Even as to a nonpublic forum, a restriction on speech must still be reasonable. A ban on ‘loud … language,’ which is entirely untethered to the need to maintain the order and decorum of the court, is unreasonable. It is not reasonable to prohibit loud language regardless of whether the loudness is necessary; regardless of whether the speech is disruptive; regardless of whether the speech is raucous; regardless of whether the volume of the speech is intended to communicate a message rather to interfere with official proceedings; regardless of the time of day; regardless of whether the loudness of the speech presents a clear and present danger of imminent violence; regardless of whether the speech is amplified; regardless of the location of the speaker within the forum; and regardless of the actual volume of the speech.
Light previously challenged a related law that bans protests on the Supreme Court grounds. Light’s client in that case, Harold Hodge, was arrested for wearing a sign with a political message while he was standing on the court plaza.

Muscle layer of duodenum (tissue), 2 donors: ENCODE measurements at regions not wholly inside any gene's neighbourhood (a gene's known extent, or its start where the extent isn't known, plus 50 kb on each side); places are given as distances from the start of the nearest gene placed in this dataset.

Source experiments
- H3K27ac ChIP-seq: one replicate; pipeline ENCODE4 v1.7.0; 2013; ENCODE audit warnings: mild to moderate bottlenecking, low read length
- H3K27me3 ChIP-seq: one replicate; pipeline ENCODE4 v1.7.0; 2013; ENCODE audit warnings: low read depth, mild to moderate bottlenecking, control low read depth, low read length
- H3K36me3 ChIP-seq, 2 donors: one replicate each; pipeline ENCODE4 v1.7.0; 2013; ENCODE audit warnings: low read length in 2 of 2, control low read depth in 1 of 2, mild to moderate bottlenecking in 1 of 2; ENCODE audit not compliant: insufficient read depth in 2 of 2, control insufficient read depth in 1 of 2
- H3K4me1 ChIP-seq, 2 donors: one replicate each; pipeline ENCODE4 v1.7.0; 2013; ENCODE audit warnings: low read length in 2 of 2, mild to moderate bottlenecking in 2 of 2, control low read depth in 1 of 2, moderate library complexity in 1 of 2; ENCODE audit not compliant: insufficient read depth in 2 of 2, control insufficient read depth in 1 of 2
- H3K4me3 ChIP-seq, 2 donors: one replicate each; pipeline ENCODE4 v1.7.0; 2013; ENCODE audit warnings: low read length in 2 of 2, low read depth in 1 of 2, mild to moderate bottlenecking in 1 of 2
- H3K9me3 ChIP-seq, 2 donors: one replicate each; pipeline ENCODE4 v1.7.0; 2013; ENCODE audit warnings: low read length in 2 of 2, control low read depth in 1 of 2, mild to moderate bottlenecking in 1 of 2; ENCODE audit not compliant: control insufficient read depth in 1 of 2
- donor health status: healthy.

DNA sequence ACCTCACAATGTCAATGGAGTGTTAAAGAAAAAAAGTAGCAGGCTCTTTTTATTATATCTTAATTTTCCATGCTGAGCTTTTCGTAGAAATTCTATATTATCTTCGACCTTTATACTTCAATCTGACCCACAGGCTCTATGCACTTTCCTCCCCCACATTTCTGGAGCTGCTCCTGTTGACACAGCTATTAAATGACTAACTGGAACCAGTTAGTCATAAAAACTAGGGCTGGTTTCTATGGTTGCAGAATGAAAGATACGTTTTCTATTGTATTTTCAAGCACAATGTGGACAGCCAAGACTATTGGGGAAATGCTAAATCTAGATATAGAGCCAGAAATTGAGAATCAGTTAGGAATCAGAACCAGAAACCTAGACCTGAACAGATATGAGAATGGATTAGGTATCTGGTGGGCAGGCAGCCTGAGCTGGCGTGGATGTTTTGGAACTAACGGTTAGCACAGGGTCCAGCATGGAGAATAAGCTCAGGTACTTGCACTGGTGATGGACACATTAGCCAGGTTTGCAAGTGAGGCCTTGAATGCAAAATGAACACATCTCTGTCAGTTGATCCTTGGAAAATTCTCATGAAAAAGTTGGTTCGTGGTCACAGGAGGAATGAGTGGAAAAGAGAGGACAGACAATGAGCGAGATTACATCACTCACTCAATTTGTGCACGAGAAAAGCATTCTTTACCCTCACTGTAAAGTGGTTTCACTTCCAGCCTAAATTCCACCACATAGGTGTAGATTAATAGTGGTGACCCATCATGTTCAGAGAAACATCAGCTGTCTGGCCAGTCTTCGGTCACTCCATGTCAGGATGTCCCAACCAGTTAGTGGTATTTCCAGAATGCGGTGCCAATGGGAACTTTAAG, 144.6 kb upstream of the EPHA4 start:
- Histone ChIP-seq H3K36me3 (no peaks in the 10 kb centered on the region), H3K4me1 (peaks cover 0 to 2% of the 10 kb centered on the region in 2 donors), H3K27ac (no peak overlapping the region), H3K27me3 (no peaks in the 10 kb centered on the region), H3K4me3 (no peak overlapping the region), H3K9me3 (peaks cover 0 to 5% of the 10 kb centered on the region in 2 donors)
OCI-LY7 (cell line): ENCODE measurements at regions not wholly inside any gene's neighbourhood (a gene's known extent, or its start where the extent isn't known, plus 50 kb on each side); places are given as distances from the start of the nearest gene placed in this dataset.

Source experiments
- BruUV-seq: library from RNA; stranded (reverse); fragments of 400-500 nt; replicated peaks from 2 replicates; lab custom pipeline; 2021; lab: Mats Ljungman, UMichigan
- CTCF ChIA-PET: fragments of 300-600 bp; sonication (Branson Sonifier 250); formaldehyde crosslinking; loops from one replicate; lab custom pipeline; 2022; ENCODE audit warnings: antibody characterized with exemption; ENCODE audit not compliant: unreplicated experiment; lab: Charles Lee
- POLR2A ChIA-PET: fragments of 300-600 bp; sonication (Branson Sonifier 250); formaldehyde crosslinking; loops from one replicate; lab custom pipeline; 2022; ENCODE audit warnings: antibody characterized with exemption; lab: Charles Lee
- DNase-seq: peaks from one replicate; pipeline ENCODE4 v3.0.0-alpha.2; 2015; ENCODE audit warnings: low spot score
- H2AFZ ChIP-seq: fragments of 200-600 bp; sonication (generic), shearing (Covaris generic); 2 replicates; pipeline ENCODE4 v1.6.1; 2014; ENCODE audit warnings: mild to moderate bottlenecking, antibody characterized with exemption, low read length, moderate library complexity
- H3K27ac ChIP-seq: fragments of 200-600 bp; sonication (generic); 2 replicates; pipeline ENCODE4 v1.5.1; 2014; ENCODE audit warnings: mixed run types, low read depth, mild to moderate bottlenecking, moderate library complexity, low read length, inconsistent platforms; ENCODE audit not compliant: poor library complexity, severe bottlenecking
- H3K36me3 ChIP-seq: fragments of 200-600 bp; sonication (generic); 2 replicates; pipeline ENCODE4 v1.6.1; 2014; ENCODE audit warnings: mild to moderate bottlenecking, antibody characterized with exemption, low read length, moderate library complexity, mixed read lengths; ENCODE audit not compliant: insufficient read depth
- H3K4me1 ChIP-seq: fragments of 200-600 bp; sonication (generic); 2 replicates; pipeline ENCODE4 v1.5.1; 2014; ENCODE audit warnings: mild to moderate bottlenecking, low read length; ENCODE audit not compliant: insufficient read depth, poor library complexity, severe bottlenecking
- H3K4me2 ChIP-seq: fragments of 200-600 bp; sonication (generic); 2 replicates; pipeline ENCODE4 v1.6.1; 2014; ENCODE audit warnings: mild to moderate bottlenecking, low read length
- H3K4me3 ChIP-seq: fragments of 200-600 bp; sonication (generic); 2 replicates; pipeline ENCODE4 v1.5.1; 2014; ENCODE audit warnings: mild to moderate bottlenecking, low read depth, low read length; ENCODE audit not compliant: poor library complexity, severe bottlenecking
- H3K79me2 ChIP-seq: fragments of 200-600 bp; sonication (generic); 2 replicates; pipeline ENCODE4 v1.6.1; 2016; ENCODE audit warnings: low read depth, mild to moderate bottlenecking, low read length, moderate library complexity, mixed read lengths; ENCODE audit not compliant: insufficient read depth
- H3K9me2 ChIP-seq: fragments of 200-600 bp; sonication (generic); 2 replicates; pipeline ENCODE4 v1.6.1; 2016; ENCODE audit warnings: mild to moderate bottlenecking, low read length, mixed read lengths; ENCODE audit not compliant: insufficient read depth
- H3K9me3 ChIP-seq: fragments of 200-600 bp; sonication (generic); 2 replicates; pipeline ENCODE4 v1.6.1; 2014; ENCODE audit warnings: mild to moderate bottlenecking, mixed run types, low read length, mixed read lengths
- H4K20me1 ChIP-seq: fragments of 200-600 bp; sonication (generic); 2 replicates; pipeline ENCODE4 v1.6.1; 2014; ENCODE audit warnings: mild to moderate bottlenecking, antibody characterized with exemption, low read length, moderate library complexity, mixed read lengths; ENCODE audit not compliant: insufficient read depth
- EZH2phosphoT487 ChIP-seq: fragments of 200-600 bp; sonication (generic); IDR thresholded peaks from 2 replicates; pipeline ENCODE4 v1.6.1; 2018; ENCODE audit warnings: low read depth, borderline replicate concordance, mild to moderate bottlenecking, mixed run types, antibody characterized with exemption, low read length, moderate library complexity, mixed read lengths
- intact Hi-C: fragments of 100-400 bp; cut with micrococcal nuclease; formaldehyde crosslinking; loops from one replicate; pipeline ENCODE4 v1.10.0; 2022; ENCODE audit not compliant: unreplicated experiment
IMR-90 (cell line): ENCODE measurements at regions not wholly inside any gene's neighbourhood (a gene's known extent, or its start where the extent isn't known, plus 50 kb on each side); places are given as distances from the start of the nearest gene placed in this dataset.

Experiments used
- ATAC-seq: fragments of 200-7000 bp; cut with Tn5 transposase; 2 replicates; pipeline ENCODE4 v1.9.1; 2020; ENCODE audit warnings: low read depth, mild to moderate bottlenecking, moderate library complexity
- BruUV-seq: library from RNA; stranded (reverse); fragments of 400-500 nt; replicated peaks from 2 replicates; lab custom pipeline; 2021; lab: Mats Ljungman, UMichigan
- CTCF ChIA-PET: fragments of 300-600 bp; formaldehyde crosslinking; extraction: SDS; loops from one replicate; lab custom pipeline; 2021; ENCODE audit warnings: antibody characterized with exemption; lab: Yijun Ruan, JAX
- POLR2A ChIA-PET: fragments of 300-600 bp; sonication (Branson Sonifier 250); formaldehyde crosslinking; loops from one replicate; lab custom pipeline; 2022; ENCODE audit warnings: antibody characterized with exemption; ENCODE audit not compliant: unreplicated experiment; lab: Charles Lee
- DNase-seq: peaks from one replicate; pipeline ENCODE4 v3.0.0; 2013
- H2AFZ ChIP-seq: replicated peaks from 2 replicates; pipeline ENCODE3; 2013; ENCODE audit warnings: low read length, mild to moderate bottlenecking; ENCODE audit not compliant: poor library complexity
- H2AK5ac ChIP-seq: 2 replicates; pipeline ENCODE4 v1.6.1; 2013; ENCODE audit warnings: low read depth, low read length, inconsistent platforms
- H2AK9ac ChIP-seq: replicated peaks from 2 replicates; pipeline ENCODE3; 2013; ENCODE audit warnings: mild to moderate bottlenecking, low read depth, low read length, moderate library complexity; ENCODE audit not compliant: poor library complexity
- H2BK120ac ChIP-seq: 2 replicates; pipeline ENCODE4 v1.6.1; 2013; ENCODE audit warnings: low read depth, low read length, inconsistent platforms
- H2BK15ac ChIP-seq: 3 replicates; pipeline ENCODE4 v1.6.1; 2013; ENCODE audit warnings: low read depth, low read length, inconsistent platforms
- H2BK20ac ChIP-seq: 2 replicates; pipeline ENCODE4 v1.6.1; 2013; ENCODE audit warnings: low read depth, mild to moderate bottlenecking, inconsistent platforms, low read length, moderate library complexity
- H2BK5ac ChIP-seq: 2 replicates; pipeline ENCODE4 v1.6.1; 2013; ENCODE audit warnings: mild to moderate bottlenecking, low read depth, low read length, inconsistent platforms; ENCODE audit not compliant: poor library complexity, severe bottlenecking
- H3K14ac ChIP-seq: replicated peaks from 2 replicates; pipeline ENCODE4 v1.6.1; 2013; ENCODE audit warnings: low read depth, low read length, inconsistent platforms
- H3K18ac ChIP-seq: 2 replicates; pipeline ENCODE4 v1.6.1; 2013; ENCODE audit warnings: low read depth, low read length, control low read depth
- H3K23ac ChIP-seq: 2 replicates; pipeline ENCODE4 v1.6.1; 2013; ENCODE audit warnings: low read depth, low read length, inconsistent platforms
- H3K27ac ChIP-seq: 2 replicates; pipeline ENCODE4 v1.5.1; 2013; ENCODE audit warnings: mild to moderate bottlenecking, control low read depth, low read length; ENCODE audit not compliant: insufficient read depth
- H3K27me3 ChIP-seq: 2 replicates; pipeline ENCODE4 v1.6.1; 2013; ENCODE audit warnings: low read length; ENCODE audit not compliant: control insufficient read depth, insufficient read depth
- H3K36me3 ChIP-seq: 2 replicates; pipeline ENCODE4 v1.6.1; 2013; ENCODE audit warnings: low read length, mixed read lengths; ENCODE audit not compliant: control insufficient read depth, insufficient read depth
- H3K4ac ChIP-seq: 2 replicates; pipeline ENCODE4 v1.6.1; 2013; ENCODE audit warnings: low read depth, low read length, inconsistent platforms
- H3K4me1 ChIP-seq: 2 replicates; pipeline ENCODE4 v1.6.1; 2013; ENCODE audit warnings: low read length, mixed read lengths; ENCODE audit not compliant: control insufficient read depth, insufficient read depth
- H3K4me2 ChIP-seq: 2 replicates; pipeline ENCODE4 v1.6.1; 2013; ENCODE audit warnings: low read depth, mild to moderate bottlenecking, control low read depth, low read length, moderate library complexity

U.S. District Judge Beryl Howell in Washington declared the law unconstitutional under the First Amendment in June 2013. The government appealed. The U.S. Court of Appeals for the D.C. Circuit heard arguments in February.
In the more recent case, Light asked Cooper to look to Howell’s 2013 ruling for guidance. Both the protest and harangue laws “apply to the entire Supreme Court building and grounds and both ban an entire medium of expression,” Light wrote.
“At times, such orations may be loud due to the depth of the speaker’s convictions. Nevertheless, even loud orations and harangues are at the heart of those freedoms guaranteed by the First Amendment,” Light argued. “While the Supreme Court is sometimes the guarantor of the freedom of speech, forcing citizens to leave their essential First Amendment rights behind when they enter the Supreme Court’s premises would be ironic indeed.”
A spokesman for the U.S. attorney’s office in Washington declined to comment.
Below: Read the defense motion to dismiss in United States v. David Bronstein.